G: For all our technological connections, social disconnection seems to be a sign of the times. Which is reflected in the original title of the film, "Welcome to People." Do you guys relate to that element of yearning but fumbling to be a person—maybe especially in L.A.?
AK: Yeah, for sure, I think everybody is—if you’re a conscious human being on the planet, I think you’re walking through life trying to figure out who you are. And that’s not something that happens just because you grow up. And certainly feel like striving to be the best version of yourself is always the goal. And it is probably uniquely hard in Los Angeles—sometimes because, you know, it’s a tricky town and our industry is tricky. But at the same time, as a native of Los Angeles, it’s home for me. And it’s safety for me. And my Los Angeles is not the Los Angeles that necessarily you see in movies all the time. It’s not the Hollywood sign and Mann’s Chinese Theatre. It’s the small spaces that are meaningful and private. And that’s actually very much what I wanted to show in the movie. My L.A. You know, the L.A. you don’t see as often.
CP: Yeah, I think—no matter if it’s L.A. or San Francisco or wherever, people are going to be on their iPhones and people are going to be Twitter-ing and Facebook-ing all sorts of stuff that I actually think leads to a weird, fake intimacy—instead of really sitting down with—like we see in this movie, people sitting across from one another and hashing out stuff, which I think—you’re not going to Facebook-ing your Mom saying, "Let’s talk about Dad," probably. There’s something that does not beat seeing someone and talking in front of their face and seeing their reaction: you’re playing off—it’s the humanity of you sitting there with a microphone, and we’re across from one another. We’re not on a phone, we’re not Facebook-ing or Twitter-ing one another: this is real.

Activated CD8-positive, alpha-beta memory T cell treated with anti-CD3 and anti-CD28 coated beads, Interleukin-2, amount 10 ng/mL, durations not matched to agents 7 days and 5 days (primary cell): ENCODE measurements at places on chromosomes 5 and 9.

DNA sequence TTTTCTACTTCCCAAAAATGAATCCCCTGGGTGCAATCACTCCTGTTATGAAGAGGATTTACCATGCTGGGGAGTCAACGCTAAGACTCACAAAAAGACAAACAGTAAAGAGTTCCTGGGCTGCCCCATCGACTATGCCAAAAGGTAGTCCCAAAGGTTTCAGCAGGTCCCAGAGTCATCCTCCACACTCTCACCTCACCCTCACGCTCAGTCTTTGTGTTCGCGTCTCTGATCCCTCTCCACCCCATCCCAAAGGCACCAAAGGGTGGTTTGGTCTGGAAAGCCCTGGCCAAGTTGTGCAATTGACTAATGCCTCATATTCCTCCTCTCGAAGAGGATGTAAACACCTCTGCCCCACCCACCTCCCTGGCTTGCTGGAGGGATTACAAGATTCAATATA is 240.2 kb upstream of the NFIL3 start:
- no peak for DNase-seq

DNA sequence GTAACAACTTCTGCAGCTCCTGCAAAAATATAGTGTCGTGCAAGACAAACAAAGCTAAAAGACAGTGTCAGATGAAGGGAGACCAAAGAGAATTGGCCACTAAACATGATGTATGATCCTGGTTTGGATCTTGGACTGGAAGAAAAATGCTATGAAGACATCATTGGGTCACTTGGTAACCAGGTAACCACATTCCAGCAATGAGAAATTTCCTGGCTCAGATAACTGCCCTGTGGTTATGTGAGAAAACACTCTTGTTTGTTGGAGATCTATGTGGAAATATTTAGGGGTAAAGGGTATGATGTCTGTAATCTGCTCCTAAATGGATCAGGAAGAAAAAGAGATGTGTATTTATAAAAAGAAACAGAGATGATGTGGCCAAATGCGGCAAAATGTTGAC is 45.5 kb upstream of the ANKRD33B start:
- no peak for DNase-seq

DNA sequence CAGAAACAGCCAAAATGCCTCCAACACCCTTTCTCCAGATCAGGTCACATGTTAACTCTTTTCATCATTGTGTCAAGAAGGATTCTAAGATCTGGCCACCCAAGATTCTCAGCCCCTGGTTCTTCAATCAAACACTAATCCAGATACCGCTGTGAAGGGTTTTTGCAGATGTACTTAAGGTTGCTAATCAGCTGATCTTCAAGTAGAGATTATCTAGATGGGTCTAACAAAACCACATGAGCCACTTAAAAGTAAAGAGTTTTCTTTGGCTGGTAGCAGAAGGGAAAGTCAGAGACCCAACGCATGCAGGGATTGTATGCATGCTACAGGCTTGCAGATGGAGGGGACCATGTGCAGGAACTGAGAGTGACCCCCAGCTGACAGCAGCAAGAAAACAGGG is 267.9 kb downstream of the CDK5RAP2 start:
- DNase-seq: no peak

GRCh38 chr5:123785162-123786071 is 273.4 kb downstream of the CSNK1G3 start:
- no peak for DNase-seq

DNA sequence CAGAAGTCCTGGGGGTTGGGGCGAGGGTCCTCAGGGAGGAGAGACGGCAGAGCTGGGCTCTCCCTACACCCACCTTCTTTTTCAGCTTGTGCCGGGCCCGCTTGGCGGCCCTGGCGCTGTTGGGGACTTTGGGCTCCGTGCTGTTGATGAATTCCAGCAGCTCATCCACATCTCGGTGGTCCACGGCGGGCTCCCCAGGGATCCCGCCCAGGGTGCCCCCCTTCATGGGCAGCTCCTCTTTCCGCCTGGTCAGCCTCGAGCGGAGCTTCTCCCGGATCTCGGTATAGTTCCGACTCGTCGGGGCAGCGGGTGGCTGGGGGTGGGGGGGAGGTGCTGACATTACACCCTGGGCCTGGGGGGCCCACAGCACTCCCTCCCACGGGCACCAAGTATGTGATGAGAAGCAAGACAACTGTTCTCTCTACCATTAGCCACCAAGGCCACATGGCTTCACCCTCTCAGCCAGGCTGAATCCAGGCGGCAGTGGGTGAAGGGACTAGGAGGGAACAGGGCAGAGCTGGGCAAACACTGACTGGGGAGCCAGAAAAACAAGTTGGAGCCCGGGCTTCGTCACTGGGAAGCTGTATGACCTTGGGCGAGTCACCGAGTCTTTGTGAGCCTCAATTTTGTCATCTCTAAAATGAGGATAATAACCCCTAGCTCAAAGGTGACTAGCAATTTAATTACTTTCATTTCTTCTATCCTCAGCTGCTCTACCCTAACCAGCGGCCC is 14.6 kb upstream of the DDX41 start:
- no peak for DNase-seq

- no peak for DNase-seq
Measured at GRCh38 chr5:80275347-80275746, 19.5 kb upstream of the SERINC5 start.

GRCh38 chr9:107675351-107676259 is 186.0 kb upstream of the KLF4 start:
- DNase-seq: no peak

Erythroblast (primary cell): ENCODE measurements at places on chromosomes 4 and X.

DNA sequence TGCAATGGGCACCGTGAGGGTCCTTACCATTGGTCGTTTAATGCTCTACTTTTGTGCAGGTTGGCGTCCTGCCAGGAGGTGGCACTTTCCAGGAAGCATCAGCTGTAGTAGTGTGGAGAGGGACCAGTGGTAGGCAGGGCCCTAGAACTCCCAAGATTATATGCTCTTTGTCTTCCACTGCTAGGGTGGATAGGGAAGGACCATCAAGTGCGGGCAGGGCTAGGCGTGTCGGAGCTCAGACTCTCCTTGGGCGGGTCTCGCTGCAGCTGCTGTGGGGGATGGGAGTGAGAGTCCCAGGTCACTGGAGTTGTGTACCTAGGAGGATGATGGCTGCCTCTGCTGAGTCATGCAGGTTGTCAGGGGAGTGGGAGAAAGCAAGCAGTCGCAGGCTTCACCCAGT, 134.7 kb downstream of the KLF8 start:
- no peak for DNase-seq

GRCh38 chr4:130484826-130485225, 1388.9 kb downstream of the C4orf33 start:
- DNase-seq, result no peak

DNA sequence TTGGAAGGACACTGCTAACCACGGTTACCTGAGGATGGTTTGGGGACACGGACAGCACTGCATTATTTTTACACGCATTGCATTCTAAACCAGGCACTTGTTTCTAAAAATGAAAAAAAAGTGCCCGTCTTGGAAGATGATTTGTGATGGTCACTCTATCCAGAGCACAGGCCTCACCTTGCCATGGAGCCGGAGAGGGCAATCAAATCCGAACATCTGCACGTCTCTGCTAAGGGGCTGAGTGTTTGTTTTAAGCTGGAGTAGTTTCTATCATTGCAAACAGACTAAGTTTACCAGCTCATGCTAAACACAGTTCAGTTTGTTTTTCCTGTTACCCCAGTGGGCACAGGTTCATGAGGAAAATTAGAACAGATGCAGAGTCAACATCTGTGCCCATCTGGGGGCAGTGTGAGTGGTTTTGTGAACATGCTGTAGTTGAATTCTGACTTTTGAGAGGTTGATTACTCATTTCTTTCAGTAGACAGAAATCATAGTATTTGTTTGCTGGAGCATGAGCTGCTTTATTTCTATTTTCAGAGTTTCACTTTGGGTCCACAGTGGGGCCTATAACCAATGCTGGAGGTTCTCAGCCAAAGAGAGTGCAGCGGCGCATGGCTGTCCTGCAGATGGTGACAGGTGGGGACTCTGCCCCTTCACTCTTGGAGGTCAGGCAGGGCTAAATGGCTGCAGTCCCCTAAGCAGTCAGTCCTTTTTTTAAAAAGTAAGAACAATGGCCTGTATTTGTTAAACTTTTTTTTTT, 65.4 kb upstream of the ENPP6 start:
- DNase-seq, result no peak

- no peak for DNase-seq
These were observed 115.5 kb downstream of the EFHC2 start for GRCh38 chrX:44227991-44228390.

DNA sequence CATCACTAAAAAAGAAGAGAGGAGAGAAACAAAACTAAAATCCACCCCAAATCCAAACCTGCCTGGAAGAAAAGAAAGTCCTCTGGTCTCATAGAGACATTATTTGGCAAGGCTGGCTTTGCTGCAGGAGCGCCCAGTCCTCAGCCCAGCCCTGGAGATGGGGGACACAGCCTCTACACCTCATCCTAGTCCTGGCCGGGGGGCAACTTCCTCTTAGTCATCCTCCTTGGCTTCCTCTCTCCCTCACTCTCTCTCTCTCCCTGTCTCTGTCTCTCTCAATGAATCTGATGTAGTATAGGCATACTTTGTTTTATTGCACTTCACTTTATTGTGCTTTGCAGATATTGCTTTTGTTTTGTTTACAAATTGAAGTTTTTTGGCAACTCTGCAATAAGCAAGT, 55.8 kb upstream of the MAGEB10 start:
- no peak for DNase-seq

G: And that’s something actually that leads to—well, the next question, which is about, unless I missed my guess, you guys used two cameras running simultaneously for many of the scenes. Is that right?
AK: Yeah, as much as possible, Sal Totino, my cinematographer is one of the greatest people on Earth. I said to him, "I really want to try to have as many cameras as possible because I want a feeling of looseness, and I don’t want the feeling that if a magic moment happens, it has to be replicated in the next film. I want to make sure it’s covered from both sides," which made my editor Bob Leighton’s life utter hell because we had just so much footage. But that was the only way, I think, to capture the real moment.
G: Yeah. It was hugely effective because you could tell this was happening in real time, and it gives it more of a theatre feel almost.
AK: Yeah. Thank you for that.
G: I have to ask: the Star Trek sequel’s wrapped—I know you can’t say anything specific and I wouldn’t ask you to—but can you maybe talk about what new colors you might get to play with Kirk the second time around, or tease the film in any way?
CP: What I’ll say is that um, hmm. I have to mark my words carefully. I think that—you know, in the first film we see a brash young man learning how to be the captain of men and women, and leading men and women into battle. What does that mean? Really, what does that mean? As a young man, I think Kirk is still on that journey becoming the captain we all know, and I think our new film explores that even more: of what it means to be a captain when your kind of innate brashness and confidence comes head to head with the stark responsibility of leading men and women in battle. And I think Kirk’s getting there, but he’s still—like this movie, he’s on his way to becoming—he hasn’t quite reached "people." He’s like fifty miles out, you know? But he’s definitely on the way.
G: All right, well, thanks very much for being on the show. Good luck with the film.
AK: Thanks very much.
CP: Thank you.
[This interview first ran on Celluloid Dreams—90.5 FM in San Jose. Listen on the web at www.celluloiddreams.net.]